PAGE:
The latter also applies to Christopher Walken who, together with Dennis Hopper, provides the most indelible moment in the film. Walken plays Vincenco Coccotti, the right-hand man of Blue Lou Boyle, a feared mobster and owner of the cocaine Clarence accidentally acquired when he went to collect Alabama’s stuff from Drexl. Coccotti takes a look at Police Officer Hopper, who had received his son Clarence in his RV the day before, but when Hopper doesn’t reveal his location, an endlessly fascinating battle of words and intelligence ensues between these two veterans. Hopper already knows he is doomed, but takes his time to – in all courtesy – tell Walken a story about his ancestors (namely that Sicilians have Negro blood) that, to say the least, will not fall into good soil. With his face already beaten half to a pulp, Hopper asks for a cigarette and begins his story quietly, while the melancholy Flower Duet from Delibes’ opera Lakmé starts. As Hopper’s story progresses, Walken smiles more and more as he looks sideways at his likewise smiling buddies, but inside he is boiling with rage. As a viewer, you expect the gruesome ending to occur for Hopper at any moment, but this moment is always postponed until it becomes almost unbearable. When Hopper is done, it’s not even done with him right away. Walken keeps smiling and calls him “beautiful”, turning to his mates to prepare for his next and final step. A beautiful, classic Tarantino scene. With his face already beaten half to a pulp, Hopper asks for a cigarette and begins his story quietly, while the melancholy Flower Duet from Delibes’ opera Lakmé starts. As Hopper’s story progresses, Walken smiles more and more as he looks sideways at his likewise smiling buddies, but inside he is boiling with rage. As a viewer, you expect the gruesome ending to occur for Hopper at any moment, but this moment is always postponed until it becomes almost unbearable. When Hopper is done, it’s not even done with him right away. Walken keeps smiling and calls him “beautiful”, turning to his mates to prepare for his next and final step. A beautiful, classic Tarantino scene. With his face already beaten half to a pulp, Hopper asks for a cigarette and begins his story quietly, while the melancholy Flower Duet from Delibes’ opera Lakmé starts. As Hopper’s story progresses, Walken smiles more and more as he looks sideways at his likewise smiling buddies, but inside he is boiling with rage. As a viewer, you expect the gruesome ending to occur for Hopper at any moment, but this moment is always postponed until it becomes almost unbearable. When Hopper is done, it’s not even done with him right away. Walken keeps smiling and calls him “beautiful”, turning to his mates to prepare for his next and final step. A beautiful, classic Tarantino scene. while the melancholy Flower Duet from Delibes’ opera Lakmé starts. As Hopper’s story progresses, Walken smiles more and more as he looks sideways at his likewise smiling buddies, but inside he is boiling with rage. As a viewer, you expect the gruesome ending to occur for Hopper at any moment, but this moment is always postponed until it becomes almost unbearable. When Hopper is done, it’s not even done with him right away. Walken keeps smiling and calls him “beautiful”, turning to his mates to prepare for his next and final step. A beautiful, classic Tarantino scene. while the melancholy Flower Duet from Delibes’ opera Lakmé starts. As Hopper’s story progresses, Walken smiles more and more as he looks sideways at his likewise smiling buddies, but inside he is boiling with rage. As a viewer, you expect the gruesome ending to occur for Hopper at any moment, but this moment is always postponed until it becomes almost unbearable. When Hopper is done, it’s not even done with him right away. Walken keeps smiling and calls him “beautiful”, turning to his mates to prepare for his next and final step. A beautiful, classic Tarantino scene. but inside he is boiling with rage. As a viewer, you expect the gruesome ending to occur for Hopper at any moment, but this moment is always postponed until it becomes almost unbearable. When Hopper is done, it’s not even done with him right away. Walken keeps smiling and calls him “beautiful”, turning to his mates to prepare for his next and final step. A beautiful, classic Tarantino scene. but inside he is boiling with rage. As a viewer you expect the gruesome ending to happen for Hopper at any moment, but this moment is always postponed until it becomes almost unbearable. When Hopper is done, it’s not even done with him right away. Walken keeps smiling and calls him “beautiful”, turning to his mates to prepare for his next and final step. A beautiful, classic Tarantino scene. and final step to prepare. A beautiful, classic Tarantino scene. and final step to prepare. A beautiful, classic Tarantino scene.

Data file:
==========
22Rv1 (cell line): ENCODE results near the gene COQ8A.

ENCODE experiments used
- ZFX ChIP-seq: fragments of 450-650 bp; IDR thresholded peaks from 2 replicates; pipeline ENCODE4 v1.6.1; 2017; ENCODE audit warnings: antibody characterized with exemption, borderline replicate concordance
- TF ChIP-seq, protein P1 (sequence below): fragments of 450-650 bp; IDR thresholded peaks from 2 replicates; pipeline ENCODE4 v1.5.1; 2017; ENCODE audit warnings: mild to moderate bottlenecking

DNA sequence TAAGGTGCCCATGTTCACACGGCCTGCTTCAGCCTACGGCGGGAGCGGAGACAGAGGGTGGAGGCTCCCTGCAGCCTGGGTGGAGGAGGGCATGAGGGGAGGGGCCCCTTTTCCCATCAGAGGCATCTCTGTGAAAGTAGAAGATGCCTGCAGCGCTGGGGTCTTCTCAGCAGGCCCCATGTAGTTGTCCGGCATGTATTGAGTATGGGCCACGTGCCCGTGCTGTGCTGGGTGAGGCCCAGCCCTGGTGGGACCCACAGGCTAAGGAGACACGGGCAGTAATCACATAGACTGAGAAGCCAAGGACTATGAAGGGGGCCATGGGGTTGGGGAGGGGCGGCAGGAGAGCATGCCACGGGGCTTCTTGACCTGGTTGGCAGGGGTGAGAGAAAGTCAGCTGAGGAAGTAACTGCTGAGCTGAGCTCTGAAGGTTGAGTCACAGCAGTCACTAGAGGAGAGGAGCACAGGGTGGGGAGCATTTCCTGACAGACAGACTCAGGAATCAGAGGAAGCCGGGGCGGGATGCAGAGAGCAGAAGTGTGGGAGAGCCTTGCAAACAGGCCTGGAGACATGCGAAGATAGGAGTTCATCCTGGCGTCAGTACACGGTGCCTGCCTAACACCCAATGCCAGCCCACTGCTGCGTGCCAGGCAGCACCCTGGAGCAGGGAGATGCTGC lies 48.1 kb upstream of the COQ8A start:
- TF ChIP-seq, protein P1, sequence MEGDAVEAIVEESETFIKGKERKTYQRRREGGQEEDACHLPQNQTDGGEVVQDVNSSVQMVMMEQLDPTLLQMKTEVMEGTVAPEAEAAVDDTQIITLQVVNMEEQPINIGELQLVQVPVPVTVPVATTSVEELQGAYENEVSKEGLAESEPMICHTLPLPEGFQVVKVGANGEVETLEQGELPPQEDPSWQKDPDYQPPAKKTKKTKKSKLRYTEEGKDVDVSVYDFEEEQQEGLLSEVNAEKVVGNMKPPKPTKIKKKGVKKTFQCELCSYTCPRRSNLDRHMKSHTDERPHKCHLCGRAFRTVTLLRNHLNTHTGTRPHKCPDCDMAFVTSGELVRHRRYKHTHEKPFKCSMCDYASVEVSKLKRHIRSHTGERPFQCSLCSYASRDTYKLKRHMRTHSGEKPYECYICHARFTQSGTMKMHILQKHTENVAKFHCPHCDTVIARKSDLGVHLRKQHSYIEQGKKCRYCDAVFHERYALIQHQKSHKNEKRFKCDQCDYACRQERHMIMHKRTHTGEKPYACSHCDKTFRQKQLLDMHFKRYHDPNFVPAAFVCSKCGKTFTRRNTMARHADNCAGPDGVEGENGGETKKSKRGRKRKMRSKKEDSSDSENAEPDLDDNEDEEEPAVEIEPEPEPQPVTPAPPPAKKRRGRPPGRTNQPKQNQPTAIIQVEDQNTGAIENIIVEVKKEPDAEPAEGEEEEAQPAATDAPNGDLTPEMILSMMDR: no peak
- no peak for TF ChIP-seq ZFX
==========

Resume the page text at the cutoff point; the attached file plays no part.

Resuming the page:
While one memorable scene after another can be remembered, the film is not perfect. The film is episodic and predictable in the long run, and some scenes could have been played out a bit longer or blended better. Tarantino’s montage and shot choices are often a bit more creative and provocative than Tony Scott’s, although Scott’s parallel montages are often well taken during the violent moments. It may also be possible to cut corners on the very rosy (and unbelievable) ending, but given the surprising emotions and tenderness that Scott manages to put into the film, this is probably the atmosphere that the viewer expects and deserves. It’s remarkable, but ‘True Romance’ manages to live up to its title despite the hefty doses of blood, shootouts, and tough dialogues: the relationship between Clarence and Alabama is truly . Just like Clarence’s father, the viewer must conclude that Slater and Arquette are a “cute” couple, and he really grants these “low-income children” their dream future. Perhaps Scott was just the right person to bring out this beating heart of the movie in an empathetic way (just as, according to Kubrick, Spielberg could handle the more emotional aspects of his ‘AI’ better than himself).

True Romance is not a profound film, nor does it really excel in one particular area, but put together there is so much beauty and entertainment in this film – so much action, suspense, humor (the hilarious supporting role of a half-stoned Brad Pitt hasn’t even been discussed yet), and so many perfectly cast actors – that he can be watched over and over without getting bored. True Romance is not only characterized by the strong relationship of its main characters. The “romance” between writer Tarantino and director Scott is, however short-lived, more than successful. This is pulp of the highest level.